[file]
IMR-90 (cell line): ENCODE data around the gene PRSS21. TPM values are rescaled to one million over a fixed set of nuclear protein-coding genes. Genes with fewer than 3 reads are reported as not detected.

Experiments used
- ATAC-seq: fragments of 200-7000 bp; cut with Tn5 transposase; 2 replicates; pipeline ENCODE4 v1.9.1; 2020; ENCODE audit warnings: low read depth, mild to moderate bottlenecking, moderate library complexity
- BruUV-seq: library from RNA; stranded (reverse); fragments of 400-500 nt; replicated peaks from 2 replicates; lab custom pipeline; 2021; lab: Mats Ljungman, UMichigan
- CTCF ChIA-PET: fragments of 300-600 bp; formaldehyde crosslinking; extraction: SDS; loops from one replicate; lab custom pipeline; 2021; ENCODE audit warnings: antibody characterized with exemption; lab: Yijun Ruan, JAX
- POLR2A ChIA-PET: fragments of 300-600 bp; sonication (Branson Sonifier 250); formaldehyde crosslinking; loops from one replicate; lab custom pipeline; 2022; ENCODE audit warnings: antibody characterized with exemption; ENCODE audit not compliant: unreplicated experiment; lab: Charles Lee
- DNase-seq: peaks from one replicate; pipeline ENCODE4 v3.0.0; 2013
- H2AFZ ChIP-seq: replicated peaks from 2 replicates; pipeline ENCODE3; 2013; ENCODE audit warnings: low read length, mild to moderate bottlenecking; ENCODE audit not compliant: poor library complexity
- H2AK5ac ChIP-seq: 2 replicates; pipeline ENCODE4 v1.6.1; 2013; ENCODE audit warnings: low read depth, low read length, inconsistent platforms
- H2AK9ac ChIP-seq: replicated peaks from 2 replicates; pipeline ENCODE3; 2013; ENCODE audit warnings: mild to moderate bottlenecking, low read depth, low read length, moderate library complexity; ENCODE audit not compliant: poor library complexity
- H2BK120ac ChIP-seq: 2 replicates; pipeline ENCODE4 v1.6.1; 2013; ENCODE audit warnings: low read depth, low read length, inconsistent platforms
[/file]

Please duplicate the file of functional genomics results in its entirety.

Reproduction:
IMR-90 (cell line): ENCODE data around the gene PRSS21. TPM values are rescaled to one million over a fixed set of nuclear protein-coding genes. Genes with fewer than 3 reads are reported as not detected.

Experiments used
- ATAC-seq: fragments of 200-7000 bp; cut with Tn5 transposase; 2 replicates; pipeline ENCODE4 v1.9.1; 2020; ENCODE audit warnings: low read depth, mild to moderate bottlenecking, moderate library complexity
- BruUV-seq: library from RNA; stranded (reverse); fragments of 400-500 nt; replicated peaks from 2 replicates; lab custom pipeline; 2021; lab: Mats Ljungman, UMichigan
- CTCF ChIA-PET: fragments of 300-600 bp; formaldehyde crosslinking; extraction: SDS; loops from one replicate; lab custom pipeline; 2021; ENCODE audit warnings: antibody characterized with exemption; lab: Yijun Ruan, JAX
- POLR2A ChIA-PET: fragments of 300-600 bp; sonication (Branson Sonifier 250); formaldehyde crosslinking; loops from one replicate; lab custom pipeline; 2022; ENCODE audit warnings: antibody characterized with exemption; ENCODE audit not compliant: unreplicated experiment; lab: Charles Lee
- DNase-seq: peaks from one replicate; pipeline ENCODE4 v3.0.0; 2013
- H2AFZ ChIP-seq: replicated peaks from 2 replicates; pipeline ENCODE3; 2013; ENCODE audit warnings: low read length, mild to moderate bottlenecking; ENCODE audit not compliant: poor library complexity
- H2AK5ac ChIP-seq: 2 replicates; pipeline ENCODE4 v1.6.1; 2013; ENCODE audit warnings: low read depth, low read length, inconsistent platforms
- H2AK9ac ChIP-seq: replicated peaks from 2 replicates; pipeline ENCODE3; 2013; ENCODE audit warnings: mild to moderate bottlenecking, low read depth, low read length, moderate library complexity; ENCODE audit not compliant: poor library complexity
- H2BK120ac ChIP-seq: 2 replicates; pipeline ENCODE4 v1.6.1; 2013; ENCODE audit warnings: low read depth, low read length, inconsistent platforms